One Stock Doesn't Want Obamacare Profits

Changes in the Affordable Care Act have spurred shifts in the pharmacy industry, which led CVS Caremark to take a bold leap of faith. In March, CVSannounced it was discontinuing the sale of tobacco products in an attempt to align itself with the principles of wellness and health care. Tobacco may not be the most profitable segment, but it increases foot traffic, which is why Dollar General entered the market two years ago.

What exactly does an exit from the tobacco market mean? It means CVS is removing tobacco products from all 7,600 stores by Oct. 1, the beginning of the holiday season. The move is expected to cost the company about $2 billion in sales a year, which accounts for approximately 3% of total sales. Helena Foulkes, CVS' pharmacy president, told USA Today, "We really thought about this decision as it relates to the future as a health company -- it's good for customers and our company, in the long run."

CVS, your neighborhood health-care provider
Ultimately, CVS is exiting the tobacco market because it believes tobacco is in conflict with the wellness goals of Obamacare; the legislation encourages smokers to quit by allowing insurers to charge smokers up to 50% more for policies. It also offers employers discounts of up to 50% for employees who stop smoking. Clearly, tobacco use is being targeted by the American Healthcare Act, and some, like the president, are applauding the decision. President Obama -- a former smoker -- had this to say:

As one of the largest retailers and pharmacies in America, CVS Caremark sets a powerful example, and today's decision will help advance my administration's efforts to reduce tobacco-related deaths, cancer and heart disease, as well as bring down health care costs -- ultimately saving lives and protecting untold numbers of families from pain and heartbreak for years to come.

That alone may attract new customers and increase customer loyalty -- at least among non-smokers or those trying to quit. "[T]he response to our exit from the tobacco category continues to be extremely positive," the company said on the last earnings call, adding: 

And we remain confident that this strategic decision will lead to enhanced [enterprisewide] opportunities for growth as CVS Caremark plays an expanding role in our evolving health-care delivery system.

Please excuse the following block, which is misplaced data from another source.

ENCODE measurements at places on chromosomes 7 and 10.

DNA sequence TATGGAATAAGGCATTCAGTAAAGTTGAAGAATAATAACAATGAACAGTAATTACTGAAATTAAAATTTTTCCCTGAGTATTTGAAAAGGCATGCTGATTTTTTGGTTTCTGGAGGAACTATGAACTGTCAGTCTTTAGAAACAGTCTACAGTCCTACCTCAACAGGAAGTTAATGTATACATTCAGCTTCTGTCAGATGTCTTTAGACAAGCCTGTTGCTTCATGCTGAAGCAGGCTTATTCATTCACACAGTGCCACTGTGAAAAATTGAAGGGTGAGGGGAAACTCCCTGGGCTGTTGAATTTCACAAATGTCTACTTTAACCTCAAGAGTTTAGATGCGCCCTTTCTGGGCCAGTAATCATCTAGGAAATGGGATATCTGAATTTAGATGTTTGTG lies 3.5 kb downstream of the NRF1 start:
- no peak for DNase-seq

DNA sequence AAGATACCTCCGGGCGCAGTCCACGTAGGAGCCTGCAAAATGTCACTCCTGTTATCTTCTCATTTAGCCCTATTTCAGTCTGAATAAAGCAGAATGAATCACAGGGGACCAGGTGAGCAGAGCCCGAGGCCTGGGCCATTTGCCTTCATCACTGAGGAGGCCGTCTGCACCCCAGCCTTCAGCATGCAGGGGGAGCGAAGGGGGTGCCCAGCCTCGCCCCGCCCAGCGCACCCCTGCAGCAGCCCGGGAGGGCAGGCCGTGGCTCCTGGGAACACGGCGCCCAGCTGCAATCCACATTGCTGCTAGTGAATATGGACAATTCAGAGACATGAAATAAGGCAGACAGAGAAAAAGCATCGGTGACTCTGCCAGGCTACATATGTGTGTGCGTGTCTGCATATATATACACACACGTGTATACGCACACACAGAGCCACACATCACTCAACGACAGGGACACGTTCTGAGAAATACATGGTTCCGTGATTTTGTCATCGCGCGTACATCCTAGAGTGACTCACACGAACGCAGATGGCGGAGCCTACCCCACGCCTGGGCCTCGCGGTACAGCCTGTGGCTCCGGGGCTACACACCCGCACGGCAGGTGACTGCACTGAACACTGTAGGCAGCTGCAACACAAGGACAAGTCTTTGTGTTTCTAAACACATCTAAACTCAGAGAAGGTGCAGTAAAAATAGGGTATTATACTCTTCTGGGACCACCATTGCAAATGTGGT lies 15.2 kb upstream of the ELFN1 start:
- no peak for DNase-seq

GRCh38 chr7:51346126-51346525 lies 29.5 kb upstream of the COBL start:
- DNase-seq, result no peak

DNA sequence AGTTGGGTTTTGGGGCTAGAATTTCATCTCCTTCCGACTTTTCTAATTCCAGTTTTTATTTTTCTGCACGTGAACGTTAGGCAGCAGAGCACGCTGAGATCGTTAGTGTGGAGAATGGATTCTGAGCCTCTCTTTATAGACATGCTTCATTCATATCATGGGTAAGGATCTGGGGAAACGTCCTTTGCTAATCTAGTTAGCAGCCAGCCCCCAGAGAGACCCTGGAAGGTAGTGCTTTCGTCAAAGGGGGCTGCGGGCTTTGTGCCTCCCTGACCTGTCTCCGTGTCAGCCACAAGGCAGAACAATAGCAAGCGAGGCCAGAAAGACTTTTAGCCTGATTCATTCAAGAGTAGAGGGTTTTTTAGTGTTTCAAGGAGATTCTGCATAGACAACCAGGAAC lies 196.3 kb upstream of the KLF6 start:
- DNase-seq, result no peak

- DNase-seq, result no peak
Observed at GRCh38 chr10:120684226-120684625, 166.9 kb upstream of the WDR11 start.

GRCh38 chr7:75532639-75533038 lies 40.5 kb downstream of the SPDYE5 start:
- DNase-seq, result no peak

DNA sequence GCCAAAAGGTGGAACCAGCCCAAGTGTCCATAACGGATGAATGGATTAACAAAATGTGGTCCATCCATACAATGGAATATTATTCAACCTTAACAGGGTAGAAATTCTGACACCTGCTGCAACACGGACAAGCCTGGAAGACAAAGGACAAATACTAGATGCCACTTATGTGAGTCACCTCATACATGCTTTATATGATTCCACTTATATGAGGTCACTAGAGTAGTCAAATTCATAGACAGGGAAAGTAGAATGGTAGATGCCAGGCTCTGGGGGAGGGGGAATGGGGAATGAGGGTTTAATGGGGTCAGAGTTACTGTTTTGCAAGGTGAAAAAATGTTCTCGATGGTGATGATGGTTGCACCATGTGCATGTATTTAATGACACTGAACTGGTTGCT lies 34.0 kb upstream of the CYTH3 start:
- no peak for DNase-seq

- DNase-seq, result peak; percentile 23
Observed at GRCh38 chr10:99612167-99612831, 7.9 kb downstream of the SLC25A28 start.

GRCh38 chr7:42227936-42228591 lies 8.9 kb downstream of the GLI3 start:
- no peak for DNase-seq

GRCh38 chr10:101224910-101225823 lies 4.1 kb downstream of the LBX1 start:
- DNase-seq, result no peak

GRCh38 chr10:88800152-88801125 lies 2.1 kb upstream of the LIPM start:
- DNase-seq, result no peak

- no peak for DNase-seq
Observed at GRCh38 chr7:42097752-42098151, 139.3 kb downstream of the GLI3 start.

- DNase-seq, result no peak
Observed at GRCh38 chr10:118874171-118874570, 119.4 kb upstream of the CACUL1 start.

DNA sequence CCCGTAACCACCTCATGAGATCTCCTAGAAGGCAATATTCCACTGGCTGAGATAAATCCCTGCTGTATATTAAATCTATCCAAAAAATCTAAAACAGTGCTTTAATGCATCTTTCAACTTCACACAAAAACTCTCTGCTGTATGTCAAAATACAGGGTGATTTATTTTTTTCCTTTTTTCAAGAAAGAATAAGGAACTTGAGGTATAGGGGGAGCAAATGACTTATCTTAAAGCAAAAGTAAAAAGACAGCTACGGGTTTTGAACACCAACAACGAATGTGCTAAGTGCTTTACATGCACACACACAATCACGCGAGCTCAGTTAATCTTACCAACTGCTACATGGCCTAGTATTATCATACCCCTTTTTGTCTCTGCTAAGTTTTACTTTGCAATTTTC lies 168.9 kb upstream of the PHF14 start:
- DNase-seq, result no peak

But at what cost, and how long will it take for the strategy to pay off?

Tobacco: good for sales, not margins
Dollar General, the largest retailer in the United States by store count, completed the rollout of tobacco in the second quarter of 2013. While tobacco products increase transactions, margins are extremely thin. "Given the rollout of tobacco, we expect contraction of our gross margin rate throughout the course of the year," Dollar General warned on the fourth quarter 2012 earnings call, the same call that announced the company's intentions to sell tobacco. Indeed, two quarters later, after the rollout was complete, the company reported the following:

Our gross profit rate of 31.3% of sales was 65 basis points less than last year's second quarter, with the majority of the rate compression resulting from our very successful launch of tobacco products across the chain. Tobacco sales contributed nicely to our sales growth and [selling, general and administrative] leverage.

The CEO went on to provide some clear benefits and insights on what selling tobacco products does for sales and traffic:

As I said earlier, we are seeing a significant increase in our traffic, and tobacco has been a key driver. Our experience so far reinforces my belief that traffic is the most important metric to watch as we measure the overall success of our decision to add tobacco products in our stores. Our sales and our traffic are continuing to build each week, along with our customers' awareness. Tobacco sales are consistently running about [one-third] tobacco-only, and the remaining [two-thirds] are tobacco plus one or more items.

In other words, tobacco sales are not about margin, they're about traffic. The strategy is to get more people in the store. As more people come in to buy tobacco, they may decide to buy something else.

From an entry perspective, tobacco decreases margins but increases sales and traffic. From an exit perspective, tobacco increases margins, but traffic and sales suffer. 

Tobacco use is detrimental to your health; it's been shown to cause cancer and a host of other illnesses. Clearly, discontinuing the sale of tobacco products is the morally responsible thing to do, especially if you're a health-care provider. But since when has morality been an argument for big business?

Indeed, this new strategy sends the country a message: CVS is about health care, not just making a profit, which worries investors with legitimate concerns about future sales. What's more, there's no real time table for how long it will take to build up the health-care business. Unless the company can find something to fill that space behind the register, sales will drop.

Net/net, what you will likely see in the fourth quarter of next year for CVS is a significant drop in same-store sales with a slight increase in margin. Dollar General, on the other hand, will likely see a boost in same-store sales along with a slight decrease in gross margin.

One thing is certain: CVS' CEO has a vision of health care for the company. But if this plan fails, the board may be showing the CEO a vision of the door.

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